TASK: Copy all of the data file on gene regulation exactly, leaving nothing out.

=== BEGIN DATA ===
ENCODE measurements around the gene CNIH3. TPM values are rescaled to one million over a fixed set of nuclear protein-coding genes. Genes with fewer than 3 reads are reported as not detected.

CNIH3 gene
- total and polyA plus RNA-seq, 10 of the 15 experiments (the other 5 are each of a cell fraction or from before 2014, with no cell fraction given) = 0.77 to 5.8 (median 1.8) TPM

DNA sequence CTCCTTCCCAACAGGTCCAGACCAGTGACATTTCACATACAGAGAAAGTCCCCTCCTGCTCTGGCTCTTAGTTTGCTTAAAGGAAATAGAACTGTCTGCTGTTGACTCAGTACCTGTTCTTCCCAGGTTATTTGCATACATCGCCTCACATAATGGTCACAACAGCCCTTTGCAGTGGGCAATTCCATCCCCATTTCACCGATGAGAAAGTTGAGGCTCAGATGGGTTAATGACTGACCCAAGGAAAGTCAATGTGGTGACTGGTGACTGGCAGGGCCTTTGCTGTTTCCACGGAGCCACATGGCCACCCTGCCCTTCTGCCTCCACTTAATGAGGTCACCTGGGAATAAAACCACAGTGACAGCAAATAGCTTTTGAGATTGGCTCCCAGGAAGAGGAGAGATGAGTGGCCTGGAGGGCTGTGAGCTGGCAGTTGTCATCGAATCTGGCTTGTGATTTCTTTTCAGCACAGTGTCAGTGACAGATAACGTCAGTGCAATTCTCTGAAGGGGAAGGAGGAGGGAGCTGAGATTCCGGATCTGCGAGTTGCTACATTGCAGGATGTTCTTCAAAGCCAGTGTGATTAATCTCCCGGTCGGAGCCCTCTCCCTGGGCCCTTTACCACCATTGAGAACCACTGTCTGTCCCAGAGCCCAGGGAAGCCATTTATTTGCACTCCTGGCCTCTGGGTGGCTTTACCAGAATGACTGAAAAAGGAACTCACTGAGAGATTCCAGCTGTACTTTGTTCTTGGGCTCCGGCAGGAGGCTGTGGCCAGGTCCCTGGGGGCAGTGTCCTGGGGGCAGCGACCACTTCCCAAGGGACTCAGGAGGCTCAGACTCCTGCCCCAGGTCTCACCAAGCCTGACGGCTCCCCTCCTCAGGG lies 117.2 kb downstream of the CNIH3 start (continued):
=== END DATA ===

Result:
ENCODE measurements around the gene CNIH3. TPM values are rescaled to one million over a fixed set of nuclear protein-coding genes. Genes with fewer than 3 reads are reported as not detected.

CNIH3 gene
- total and polyA plus RNA-seq, 10 of the 15 experiments (the other 5 are each of a cell fraction or from before 2014, with no cell fraction given) = 0.77 to 5.8 (median 1.8) TPM

DNA sequence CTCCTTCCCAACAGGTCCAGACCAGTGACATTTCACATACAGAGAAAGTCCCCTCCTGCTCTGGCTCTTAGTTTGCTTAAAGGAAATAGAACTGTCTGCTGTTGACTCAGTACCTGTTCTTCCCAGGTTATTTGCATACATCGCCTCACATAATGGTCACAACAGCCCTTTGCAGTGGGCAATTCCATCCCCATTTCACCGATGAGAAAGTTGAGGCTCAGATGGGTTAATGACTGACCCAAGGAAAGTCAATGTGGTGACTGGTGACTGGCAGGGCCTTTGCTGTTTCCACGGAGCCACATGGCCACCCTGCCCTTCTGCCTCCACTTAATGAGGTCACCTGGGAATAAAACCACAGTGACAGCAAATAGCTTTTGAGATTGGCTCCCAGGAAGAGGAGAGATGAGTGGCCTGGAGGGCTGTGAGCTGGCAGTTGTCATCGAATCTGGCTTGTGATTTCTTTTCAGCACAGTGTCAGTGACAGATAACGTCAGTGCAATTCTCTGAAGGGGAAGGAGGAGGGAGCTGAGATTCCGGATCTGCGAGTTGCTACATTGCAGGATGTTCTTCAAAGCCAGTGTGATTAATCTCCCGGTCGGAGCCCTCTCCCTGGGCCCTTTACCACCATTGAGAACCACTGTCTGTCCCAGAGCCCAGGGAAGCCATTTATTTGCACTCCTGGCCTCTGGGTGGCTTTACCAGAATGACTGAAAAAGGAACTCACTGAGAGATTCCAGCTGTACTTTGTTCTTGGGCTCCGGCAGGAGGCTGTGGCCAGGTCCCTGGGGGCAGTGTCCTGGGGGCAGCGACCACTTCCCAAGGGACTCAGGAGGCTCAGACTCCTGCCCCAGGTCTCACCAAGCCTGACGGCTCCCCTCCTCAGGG lies 117.2 kb downstream of the CNIH3 start (continued):